How to Study Abroad in Rio de Janeiro, Brazil
There was recently an animated movie released that took place in this breathtaking city. However, if this is all you ever see of Rio de Janeiro, you will be missing out. In fact, I’d have to recommend that instead just watching the movie, you study abroad there.
Rio is the second largest city in Brazil and is home to 6.3 million people. This is a fantastic place to study abroad if you want to learn Portuguese, experience Carnival, or get caught up in the 2014 FIFA World Cup madness. It is also home to absolutely beautiful landscapes and a tropical savanna climate, which means it is constantly warm with temperatures rarely dipping below 65 degrees Farenheight.
So you are wanting to study abroad in Rio? Here are some of our tips for things you should do while in this magnificent city in order to really take advantage of everything the city has to offer.
1. Take a train ride up to see Christ the Redeemer. This huge statue of Christ the Redeemer has become an international symbol of Rio de Janeiro. You can take the Corcovado Train up the mountain to see the statue up-close and personal. More than 300,000 people every year venture up the mountain to see this statue, and even if you are not a Christian, this is a fantastic work of art that you should see if you are studying abroad in Rio. Try to sit on the right-hand side of the train to get the best views as the train climbs the mountain.
2. Go to the beach! This is one of my favorite things to do in Rio. There are beautiful beaches all along the coast near Rio, but two of the most famous are Ipanema and Copacabana. Ipanema is also home to great shopping options and trendy cafes, so make sure you bring your wallet with you to this beach destination. Copacabana is a very famous beach and is a great place to take a stroll along the ocean. However, it often gets very crowded – especially on the weekends – so go early and stake out a spot. Both beaches are wonderful for people-watching and soaking up some rays.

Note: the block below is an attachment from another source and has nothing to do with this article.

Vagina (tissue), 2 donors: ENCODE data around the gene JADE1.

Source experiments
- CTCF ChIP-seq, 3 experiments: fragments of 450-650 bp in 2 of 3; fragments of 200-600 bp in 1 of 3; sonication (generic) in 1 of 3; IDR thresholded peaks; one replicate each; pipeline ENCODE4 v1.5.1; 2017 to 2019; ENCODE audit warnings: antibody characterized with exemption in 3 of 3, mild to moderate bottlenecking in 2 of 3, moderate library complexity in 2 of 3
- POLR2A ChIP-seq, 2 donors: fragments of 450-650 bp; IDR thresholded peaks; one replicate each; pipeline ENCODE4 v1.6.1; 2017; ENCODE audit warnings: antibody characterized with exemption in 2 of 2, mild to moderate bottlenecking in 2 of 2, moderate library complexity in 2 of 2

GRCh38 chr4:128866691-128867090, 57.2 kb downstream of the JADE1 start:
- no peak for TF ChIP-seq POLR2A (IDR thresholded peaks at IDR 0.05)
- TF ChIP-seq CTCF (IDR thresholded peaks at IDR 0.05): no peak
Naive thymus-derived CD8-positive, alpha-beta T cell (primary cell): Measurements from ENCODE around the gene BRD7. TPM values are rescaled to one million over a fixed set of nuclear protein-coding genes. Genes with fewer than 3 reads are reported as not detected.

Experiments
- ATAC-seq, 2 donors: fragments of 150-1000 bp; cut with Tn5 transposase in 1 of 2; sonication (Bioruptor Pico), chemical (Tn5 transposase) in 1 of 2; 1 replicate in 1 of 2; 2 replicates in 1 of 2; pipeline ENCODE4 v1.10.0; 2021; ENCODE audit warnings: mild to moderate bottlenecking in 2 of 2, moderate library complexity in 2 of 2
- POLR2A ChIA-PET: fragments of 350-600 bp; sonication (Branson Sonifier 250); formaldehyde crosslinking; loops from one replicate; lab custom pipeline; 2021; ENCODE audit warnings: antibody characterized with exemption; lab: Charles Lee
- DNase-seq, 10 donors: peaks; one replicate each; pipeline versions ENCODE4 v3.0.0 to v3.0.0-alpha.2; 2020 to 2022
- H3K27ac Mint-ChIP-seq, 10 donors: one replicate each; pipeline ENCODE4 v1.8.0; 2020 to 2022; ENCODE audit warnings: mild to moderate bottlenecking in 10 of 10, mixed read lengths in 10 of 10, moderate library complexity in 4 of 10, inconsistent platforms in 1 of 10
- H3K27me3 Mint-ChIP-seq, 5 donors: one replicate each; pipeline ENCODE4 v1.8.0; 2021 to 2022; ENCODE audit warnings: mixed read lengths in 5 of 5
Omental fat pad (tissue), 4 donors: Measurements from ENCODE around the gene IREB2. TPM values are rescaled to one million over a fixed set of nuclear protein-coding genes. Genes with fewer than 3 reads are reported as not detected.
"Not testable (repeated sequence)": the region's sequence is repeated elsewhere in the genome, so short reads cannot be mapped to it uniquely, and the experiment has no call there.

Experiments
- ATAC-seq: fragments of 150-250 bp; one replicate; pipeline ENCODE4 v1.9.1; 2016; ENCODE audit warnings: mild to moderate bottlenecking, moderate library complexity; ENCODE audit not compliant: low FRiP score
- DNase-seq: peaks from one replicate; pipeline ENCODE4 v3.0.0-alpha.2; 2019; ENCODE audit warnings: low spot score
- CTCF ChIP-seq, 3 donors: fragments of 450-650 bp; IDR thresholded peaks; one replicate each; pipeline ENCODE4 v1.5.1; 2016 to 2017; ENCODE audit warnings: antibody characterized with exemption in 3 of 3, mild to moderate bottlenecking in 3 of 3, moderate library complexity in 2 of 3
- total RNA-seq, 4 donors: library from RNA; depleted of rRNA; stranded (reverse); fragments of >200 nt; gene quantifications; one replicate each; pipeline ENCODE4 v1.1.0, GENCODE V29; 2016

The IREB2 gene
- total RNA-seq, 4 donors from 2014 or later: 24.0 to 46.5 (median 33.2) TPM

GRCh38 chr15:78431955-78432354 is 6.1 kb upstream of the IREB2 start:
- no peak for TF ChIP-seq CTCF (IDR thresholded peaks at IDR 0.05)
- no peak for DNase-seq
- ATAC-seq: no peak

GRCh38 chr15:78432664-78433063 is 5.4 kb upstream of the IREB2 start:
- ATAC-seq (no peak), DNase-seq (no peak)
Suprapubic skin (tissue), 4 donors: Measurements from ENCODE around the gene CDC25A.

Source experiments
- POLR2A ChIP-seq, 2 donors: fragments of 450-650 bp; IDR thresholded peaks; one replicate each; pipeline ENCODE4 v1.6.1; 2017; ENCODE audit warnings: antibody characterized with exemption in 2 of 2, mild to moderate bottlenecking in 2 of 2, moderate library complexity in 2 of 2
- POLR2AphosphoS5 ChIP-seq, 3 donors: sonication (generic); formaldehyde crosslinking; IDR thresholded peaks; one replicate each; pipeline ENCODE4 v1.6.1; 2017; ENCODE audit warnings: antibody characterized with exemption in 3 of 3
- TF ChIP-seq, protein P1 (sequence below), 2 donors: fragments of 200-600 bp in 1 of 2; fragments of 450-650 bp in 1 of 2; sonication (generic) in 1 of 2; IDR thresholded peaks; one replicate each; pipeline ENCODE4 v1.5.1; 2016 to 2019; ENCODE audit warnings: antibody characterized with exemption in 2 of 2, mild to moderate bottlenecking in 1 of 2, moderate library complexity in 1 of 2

3. Escape the big city and get back to nature. Parque Nacional and Floresta da Tijuca is the largest urban reserve in the world. You should go here if you want to see what Rio looked like before it was so developed and commercialized. Here you can hike, explore more than 46 square miles of rain forest lands, and view the 115-feet tall waterfall, Cascatinha de Taunay. If you are a nature-buff, you have to go here at least once, and I am willing to bet you will want to go back at least a few more times while you are in Rio.
4. Lose yourself in Santa Teresa Barrio. This neighborhood is a great zone for people watching and experience the Bohemian influence of the city. This is a great place to view art and shop for handmade crafts. You can also visit the Parque das Ruinas, which offers breathtaking views of Rio from inside an old mansion. I recommend coming here later in the afternoon, spending the evening in town, and then hitting up the nightlife. You are sure to hear plenty of samba music and hopefully you will get to see some couples dancing this passionate dance. However, do not go here alone at night, as it can be a little shady if you are alone; it’s best to take a group of friends and stay together all night, for safety’s sake.
5. Experience the culture on a rainy day. If you are in Rio during the rainy season, you are going to need some things to do while it is raining. Luckily, there are plenty of things to do. You can go to the Cinelandia to see a theatre show or head over to the National Library. There is also a Fine Arts Museum (Museu das Belas Artes) if you want to see some beautiful works of art. The Banco do Brazil Cultural Center is another wonderful place to spend a day indoors. Built in 1923, the Banco offers exhibitions, theatre shows, and movies, and entrance is free. However, do not go on a Monday, because the museums are all closed on this day.
Have you studied abroad in Rio de Janiero? Do you have any tips for other students who are planning on studying there? Share them with us in the comments section below.
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